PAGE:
Zachary Community School District provides services to students who are English Language Learners through a content-based Program. This method integrates English as a second language instruction with subject matter instruction. The goal of this approach is the acquisition of English and grade level academics so that the LEP student can succeed in an English only classroom. Some features of our program are: instruction is done in English; when possible, the student’s primary language is used to clarify instruction; English is taught through reading, language arts, math, science and social studies. When students enroll in school, information is obtained from the parents, screenings are conducted and a meeting is held with the parents involved to determine eligibility for the LEP program.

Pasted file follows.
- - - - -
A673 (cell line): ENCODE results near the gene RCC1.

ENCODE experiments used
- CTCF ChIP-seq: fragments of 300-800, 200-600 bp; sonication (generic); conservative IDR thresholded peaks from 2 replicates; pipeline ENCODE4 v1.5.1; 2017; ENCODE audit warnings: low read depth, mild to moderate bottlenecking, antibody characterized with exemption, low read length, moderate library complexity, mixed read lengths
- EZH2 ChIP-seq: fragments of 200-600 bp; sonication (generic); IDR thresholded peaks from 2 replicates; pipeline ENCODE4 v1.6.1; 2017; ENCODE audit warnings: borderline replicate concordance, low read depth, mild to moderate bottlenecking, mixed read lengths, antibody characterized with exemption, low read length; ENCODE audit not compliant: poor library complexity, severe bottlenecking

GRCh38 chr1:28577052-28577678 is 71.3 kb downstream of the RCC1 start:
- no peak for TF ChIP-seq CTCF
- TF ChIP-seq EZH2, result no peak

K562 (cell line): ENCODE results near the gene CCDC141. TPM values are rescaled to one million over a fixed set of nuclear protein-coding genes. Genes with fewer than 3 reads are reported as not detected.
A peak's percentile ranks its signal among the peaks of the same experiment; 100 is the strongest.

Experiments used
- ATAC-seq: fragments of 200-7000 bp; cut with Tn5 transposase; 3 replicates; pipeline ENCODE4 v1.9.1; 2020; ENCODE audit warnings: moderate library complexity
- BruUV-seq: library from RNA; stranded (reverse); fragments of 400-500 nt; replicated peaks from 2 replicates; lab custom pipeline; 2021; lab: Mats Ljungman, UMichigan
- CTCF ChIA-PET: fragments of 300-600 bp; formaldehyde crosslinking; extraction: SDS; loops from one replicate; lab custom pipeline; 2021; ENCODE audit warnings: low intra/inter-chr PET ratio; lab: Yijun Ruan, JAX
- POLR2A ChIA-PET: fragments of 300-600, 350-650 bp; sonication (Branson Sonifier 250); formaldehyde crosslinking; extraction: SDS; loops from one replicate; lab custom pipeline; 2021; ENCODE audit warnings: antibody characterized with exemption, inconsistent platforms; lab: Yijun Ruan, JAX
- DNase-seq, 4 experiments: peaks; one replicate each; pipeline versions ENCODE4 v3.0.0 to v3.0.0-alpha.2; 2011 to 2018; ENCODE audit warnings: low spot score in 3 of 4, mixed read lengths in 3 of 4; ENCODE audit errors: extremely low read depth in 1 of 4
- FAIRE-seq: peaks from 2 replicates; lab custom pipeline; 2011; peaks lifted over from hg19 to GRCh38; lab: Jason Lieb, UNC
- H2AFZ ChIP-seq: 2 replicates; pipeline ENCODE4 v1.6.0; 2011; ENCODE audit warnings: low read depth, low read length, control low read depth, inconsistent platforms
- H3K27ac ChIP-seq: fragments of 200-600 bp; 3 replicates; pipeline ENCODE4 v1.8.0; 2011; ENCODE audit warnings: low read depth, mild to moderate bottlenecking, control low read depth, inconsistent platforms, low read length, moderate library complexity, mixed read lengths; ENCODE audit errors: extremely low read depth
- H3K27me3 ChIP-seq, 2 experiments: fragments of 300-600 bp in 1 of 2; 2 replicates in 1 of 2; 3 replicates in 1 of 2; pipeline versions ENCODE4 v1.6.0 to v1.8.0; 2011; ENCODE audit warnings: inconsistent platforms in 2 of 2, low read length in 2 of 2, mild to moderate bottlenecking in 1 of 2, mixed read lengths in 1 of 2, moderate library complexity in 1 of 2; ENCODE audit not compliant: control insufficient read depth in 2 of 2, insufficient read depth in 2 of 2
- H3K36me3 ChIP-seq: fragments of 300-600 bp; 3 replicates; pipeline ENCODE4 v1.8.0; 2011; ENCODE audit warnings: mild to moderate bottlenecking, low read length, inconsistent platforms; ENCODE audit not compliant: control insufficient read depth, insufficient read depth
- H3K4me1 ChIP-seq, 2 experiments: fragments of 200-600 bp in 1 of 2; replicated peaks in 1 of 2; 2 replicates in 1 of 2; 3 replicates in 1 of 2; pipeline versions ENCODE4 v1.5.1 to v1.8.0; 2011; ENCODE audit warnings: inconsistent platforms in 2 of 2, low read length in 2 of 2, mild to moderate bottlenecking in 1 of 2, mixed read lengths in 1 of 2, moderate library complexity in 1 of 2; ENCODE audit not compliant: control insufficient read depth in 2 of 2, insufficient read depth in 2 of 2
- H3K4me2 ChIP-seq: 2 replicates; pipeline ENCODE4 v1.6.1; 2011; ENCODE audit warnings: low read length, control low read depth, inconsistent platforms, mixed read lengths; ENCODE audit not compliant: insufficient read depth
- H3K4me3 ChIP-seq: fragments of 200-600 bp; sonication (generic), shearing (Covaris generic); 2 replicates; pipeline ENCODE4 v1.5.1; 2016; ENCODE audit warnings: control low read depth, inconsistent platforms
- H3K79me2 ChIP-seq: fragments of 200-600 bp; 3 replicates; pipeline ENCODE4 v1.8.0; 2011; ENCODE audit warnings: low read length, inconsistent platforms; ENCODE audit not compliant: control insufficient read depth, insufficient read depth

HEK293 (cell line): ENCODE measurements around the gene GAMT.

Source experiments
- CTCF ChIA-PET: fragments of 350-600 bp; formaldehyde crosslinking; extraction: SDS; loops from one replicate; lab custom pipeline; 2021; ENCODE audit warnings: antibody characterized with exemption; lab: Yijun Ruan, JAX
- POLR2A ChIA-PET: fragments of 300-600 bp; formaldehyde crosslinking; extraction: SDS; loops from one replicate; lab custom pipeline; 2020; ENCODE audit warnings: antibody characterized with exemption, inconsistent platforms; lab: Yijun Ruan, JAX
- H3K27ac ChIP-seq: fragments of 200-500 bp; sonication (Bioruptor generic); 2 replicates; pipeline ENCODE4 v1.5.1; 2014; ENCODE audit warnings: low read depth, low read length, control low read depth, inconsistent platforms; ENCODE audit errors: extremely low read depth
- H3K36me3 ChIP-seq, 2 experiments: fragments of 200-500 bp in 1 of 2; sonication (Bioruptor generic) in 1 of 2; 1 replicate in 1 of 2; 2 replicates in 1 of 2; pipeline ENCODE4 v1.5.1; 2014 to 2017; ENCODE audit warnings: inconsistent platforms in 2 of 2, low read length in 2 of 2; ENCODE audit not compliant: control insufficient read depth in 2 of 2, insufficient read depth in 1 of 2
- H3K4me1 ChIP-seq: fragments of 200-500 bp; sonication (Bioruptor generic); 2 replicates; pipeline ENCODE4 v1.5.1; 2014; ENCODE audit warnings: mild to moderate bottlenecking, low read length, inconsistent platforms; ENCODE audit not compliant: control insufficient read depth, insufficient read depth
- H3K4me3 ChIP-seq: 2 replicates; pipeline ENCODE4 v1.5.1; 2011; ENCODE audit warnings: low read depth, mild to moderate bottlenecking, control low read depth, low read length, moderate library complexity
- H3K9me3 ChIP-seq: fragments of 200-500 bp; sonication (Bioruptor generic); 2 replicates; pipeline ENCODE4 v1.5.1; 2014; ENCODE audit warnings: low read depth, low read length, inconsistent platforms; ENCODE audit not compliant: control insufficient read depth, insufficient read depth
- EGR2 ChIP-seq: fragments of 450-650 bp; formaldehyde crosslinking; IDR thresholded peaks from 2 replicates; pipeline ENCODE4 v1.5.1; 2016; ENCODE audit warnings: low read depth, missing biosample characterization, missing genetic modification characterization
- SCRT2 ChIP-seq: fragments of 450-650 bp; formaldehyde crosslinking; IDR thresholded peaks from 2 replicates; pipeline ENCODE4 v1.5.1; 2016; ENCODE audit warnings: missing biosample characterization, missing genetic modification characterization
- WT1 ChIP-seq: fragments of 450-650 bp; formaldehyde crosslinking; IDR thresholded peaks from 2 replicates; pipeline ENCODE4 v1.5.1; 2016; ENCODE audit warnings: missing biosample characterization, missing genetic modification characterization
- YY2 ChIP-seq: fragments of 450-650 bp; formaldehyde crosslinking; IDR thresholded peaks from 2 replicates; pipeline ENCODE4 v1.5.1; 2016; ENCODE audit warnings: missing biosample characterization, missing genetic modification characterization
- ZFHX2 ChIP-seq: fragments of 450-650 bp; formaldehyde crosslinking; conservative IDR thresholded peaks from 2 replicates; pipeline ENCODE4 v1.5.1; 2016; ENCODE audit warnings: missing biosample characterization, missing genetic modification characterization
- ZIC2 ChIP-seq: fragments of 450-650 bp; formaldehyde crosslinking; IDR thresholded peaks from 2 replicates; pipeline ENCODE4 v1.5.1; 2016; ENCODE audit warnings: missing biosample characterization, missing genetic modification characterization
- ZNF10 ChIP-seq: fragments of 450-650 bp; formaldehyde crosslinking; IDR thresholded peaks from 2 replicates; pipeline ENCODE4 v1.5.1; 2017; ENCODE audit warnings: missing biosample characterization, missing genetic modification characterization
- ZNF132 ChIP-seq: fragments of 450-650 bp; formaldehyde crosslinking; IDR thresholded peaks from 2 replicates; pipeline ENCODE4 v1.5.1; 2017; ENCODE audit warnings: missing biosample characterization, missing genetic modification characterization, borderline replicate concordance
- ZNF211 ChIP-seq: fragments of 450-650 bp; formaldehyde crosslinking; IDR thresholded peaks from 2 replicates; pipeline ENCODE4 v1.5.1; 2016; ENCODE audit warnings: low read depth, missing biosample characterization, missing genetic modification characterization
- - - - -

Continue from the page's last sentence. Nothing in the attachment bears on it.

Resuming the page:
Students identified as being at risk for dyslexia are provided services using multi-sensory structured language programming and/or recommended accommodations in the classroom. Services needed for a student identified as at risk for dyslexia are defined on their IAP (Individual Accommodation Plan). In order to be eligible, a student must be referred to the school counselor for assessment.